And you can have your female dominated legislature , but I'd like to see an equal number of female deaths on the battlefield. Perhaps we could institute a female only draft for tne next two hundred years. Game?


    Read it again, odd collection of letters. (none / 0) (#177)
    by echinopsia on Fri Sep 05, 2008 at 12:00:29 AM EST
    Homeless families (most headed by women) and children  are the fastest growing segment of the homeless population

    The words "overwhelming majority" do not appear in my comment. What are you snorting?


    Oh, and female-only draft? Fine. (none / 0) (#178)
    by echinopsia on Fri Sep 05, 2008 at 12:14:05 AM EST
    And men lose the right to vote, hold elective office, sign contracts, have credit in their own names, own property, sue, serve on juries, defend themselves and testify in court, go to college, and divorce. They become the property of their mothers or wives, earn 77 cents to a woman's dollar, may be committed to mental institutions or divorced at their wife's whim, and they never get the kids.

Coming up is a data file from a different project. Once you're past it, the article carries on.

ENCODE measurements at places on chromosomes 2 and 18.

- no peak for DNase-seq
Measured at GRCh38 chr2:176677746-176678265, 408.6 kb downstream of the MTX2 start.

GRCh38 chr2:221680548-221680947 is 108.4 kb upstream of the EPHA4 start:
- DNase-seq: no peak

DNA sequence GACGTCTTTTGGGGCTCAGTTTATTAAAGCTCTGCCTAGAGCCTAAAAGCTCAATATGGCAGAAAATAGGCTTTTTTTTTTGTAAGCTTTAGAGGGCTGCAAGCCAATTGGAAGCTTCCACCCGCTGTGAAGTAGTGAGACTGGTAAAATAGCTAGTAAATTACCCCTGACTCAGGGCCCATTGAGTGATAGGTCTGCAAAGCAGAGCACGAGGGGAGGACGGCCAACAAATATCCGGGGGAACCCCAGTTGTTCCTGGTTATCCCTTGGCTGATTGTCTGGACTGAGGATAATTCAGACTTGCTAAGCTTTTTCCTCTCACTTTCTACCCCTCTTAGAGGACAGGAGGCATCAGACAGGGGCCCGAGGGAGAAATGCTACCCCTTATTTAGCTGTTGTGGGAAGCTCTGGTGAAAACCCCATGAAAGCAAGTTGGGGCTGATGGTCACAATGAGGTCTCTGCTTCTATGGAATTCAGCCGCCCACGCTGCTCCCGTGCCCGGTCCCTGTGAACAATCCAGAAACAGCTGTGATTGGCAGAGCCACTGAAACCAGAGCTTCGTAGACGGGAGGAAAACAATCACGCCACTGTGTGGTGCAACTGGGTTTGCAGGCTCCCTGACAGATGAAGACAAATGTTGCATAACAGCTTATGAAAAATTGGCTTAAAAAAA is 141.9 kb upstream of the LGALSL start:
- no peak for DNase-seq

For the next two hundred years.

    Still game?


    Wow, what a bunch of irony, echino (none / 0) (#179)
    by cib on Fri Sep 05, 2008 at 03:53:53 AM EST
    Men lose the right to vote..
    Some women could vote in the 1780's in various states. Bet you didn't know that.

    Hold elective office..
    I know there were female mayors in the 1800's. I'm not sure there were ever formal laws in all US states that forbade women from being in politics.

    Sign contracts..
    Depends on state and time as for whether a woman could or a slave could.. and heaven's to Betsy, some slaves were men..

    have credit, own property..

    Once again, and just speaking of the US you will find female business and property owners in every century of our countries existence...

    sue, serve on juries..
    Slaves couldn't either and some slaves were men.. and yes, once again, it depended on state law as to whether women had the rights to sue, and I'm not aware of women being kept off juries in the US..

    testify, college, divorce..